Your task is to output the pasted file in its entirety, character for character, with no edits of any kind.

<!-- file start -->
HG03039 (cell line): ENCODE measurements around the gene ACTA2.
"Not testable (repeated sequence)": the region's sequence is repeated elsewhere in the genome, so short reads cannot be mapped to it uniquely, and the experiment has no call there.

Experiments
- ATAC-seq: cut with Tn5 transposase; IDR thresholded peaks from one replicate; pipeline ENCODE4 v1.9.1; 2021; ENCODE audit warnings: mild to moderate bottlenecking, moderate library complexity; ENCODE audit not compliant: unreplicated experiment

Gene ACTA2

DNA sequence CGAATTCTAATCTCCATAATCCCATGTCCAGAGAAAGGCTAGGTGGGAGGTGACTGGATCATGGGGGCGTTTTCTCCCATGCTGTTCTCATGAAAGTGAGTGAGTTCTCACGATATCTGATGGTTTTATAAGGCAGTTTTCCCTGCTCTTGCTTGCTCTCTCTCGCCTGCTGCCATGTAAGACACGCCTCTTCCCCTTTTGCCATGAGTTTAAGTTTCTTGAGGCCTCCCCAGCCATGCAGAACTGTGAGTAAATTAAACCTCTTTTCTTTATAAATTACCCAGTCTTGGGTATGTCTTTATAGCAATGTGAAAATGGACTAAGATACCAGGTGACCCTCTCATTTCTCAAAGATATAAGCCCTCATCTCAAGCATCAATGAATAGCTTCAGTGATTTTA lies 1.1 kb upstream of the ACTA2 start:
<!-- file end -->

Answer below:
HG03039 (cell line): ENCODE measurements around the gene ACTA2.
"Not testable (repeated sequence)": the region's sequence is repeated elsewhere in the genome, so short reads cannot be mapped to it uniquely, and the experiment has no call there.

Experiments
- ATAC-seq: cut with Tn5 transposase; IDR thresholded peaks from one replicate; pipeline ENCODE4 v1.9.1; 2021; ENCODE audit warnings: mild to moderate bottlenecking, moderate library complexity; ENCODE audit not compliant: unreplicated experiment

Gene ACTA2

DNA sequence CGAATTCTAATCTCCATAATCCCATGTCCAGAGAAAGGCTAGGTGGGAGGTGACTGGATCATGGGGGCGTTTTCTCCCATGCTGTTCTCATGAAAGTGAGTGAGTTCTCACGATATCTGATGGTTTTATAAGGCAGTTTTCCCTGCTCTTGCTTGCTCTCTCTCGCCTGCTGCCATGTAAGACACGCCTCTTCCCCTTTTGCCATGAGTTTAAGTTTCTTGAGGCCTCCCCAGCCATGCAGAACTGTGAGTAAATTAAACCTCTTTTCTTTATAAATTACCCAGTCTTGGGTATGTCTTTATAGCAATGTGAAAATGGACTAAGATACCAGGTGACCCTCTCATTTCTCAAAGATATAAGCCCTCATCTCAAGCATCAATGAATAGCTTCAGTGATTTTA lies 1.1 kb upstream of the ACTA2 start: